In May 1666, Thomas received a Colonial grant of 100 acres of land and in October 1667, 50 acres more; such grants were made to those who had performed distinguished public service. His last two children, Samuel and Hannah, were born 4 March 1652 and 15 Sept 1655, respectively.

    Thomas died in Stonington, Conn. on 23 Oct 1690. He is buried in Wequetequock Cemetery, his grave covered by a "wolfstone," consisting of a large granite slab which it is said he selected for the purpose from his own field. On one side of the stone an inscription reads: "Here lyeth the body of Lieutenant Thomas Minor, aged 83 years. Departed 1690." His wife, Grace, died 31 December 1690 and is buried beside Thomas, the opposite side of the stone being inscribed for her.

  8. 8.0 8.1 Blake, D.D., S. Leroy (Silas Leroy), Pastor of the Church, from March 30, 1897. The Early History of the First Church of Christ, New London, Conn. (New London, New London, Connecticut, United States: Press of The Day Publishing Company, 1897).
  9. 9.0 9.1 9.2 Minor, Thomas, and Manasseh Minor. The Minor Diaries: Thomas, 1653 to 1684; Manasseh, 1696 to 1720. (Ann Arbor, Michigan: The Thomas Minor Society, 1976).
  10.   Miner, John A. (John Augustus). An Ancestral Narrative : Descendants of William Myner, b. c.1450. (Trevett, Maine: John A. Miner, 2000), Primary quality.

    Of additional interest to descendants of Thomas, further research does provide at least a bit more framing of the [family's history]. Though we do not know the occupation of Thomas's great-grandfather, William, we do know (as reported earlier) that in 1523 he paid a tax of 4 pence on good which had been assessed at 2 pounds 4 shillings.

    As also reported earlier, records show grandfather Thomas's occupation to have been a tailor. His will dated 1573, proved 1574, indicated his desire to be buried in the churchyard of Chew. To the church at Chew he granted 4 pence; to sons Clement and John and Richard Kente, a lamb each; to daughter Edith a lamb and a yearling heifer; residue to wife Joan, executrix; to William Winchcombe and Thomas Horte as witnesses he granted each 20 pence. The inventory of his estate totaled 16 pounds 5 shillings.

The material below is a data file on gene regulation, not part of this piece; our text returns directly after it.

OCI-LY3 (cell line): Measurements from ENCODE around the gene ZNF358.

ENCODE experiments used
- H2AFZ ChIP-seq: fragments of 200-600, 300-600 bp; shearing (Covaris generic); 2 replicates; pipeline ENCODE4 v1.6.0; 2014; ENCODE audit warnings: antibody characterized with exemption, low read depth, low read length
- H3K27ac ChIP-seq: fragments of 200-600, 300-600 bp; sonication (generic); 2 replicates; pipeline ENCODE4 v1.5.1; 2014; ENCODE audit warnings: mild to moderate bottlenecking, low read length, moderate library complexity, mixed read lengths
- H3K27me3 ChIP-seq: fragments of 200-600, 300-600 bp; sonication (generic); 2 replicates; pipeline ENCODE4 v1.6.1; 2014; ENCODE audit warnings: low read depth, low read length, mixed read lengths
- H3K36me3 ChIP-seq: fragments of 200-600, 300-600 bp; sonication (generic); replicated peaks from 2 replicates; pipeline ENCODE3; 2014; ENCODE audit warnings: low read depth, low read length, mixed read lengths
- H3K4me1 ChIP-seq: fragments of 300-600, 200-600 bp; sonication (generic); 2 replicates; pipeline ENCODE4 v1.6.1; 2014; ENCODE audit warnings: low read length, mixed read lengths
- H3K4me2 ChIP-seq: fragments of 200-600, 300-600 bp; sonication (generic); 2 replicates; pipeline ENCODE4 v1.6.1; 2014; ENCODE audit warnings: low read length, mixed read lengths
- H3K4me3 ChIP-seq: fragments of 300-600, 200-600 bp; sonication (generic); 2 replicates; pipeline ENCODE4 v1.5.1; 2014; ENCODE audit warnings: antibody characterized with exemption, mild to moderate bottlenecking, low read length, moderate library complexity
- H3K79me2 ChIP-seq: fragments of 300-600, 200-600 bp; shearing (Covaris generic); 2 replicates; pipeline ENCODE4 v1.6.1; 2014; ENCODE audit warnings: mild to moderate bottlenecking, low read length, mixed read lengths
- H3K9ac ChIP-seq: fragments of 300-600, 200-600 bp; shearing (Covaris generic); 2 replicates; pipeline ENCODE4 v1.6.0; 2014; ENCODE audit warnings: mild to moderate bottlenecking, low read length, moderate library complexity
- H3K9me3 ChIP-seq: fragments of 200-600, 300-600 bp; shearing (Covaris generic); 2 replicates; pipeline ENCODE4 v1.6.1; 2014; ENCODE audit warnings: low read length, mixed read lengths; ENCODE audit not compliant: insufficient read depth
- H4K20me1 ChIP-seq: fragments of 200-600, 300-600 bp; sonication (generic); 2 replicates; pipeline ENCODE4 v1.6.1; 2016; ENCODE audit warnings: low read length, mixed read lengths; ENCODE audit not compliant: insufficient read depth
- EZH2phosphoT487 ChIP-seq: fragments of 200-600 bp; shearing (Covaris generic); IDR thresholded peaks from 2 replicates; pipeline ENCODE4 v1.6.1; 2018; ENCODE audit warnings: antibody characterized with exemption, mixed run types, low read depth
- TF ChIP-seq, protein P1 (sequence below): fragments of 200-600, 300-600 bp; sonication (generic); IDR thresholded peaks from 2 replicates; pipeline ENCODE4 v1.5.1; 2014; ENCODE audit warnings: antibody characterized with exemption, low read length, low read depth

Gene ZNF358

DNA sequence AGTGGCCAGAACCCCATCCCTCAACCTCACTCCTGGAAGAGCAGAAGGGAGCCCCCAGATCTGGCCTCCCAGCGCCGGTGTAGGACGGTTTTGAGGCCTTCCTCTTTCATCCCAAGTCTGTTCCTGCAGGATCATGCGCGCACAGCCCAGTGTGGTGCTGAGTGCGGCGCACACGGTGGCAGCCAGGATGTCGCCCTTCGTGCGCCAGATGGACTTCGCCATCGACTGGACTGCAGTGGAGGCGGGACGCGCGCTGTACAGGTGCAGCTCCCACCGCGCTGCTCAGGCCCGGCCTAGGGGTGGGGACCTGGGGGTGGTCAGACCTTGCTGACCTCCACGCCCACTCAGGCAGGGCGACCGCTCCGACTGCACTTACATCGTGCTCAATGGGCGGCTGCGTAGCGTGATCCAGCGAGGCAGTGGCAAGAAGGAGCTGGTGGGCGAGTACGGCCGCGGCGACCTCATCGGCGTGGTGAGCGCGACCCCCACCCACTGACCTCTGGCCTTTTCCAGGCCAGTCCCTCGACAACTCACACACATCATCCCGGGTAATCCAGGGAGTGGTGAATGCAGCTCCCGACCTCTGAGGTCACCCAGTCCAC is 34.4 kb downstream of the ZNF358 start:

We know nothing further of Thomas's father, Clement, other than that he was buried 31 March 1640. (A letter from Mr. Robin Bush dated 22 May 1996, indicated he had located a marriage entry for Clement at Portishead, Somerset, dated 5 Feb. 1582/3, a welcome addition to the record.)

    Church register notes regarding Thomas's sister, Mary, are of interest: "Mary Mynor of Chew Magna, spinster, will dated 4 Dec. 1640, proved 23 Feb. 1640/1. Richard, Mary and John, children of Edith and husband Thomas Bucke; William and Israel, sons of Clement Mynor; John, Eleanor and Mary, children of sister Elizabeth and her husband John Tonkins; Elizabeth (Mynor) Tonkins, and John Tonkins the elder, executor.

    Note - about one day before her death the deceased caused a child of eight years old or thereabouts to burn her will as the said child doth say and as appears as a memorandum on the will substituted and proved of which the above are the particulars. Inventory, 25 lbs. 2 shillings 10 pence" - quite a sum for the day!

    (Unfortunately, detailed records of most families in these early years, likely due to their station in life, are typically unrecorded.)

  11. Donald Lines Jacobus, Robert Charles Anderson and Thomas Bellows Wyman use the "Minor" spelling vice "Miner"; the author of The History of Stonington uses "Miner".
  12.   Descendants of Thomas Minor/Miner/Mynor are eligible to join The Thomas Minor Society [2]
  13. Leaving Gravesend, England 25 Apr 1629 on the Lyon's Whelp and arriving Salem, MA Jul 1629, then known as Pequot Harbor.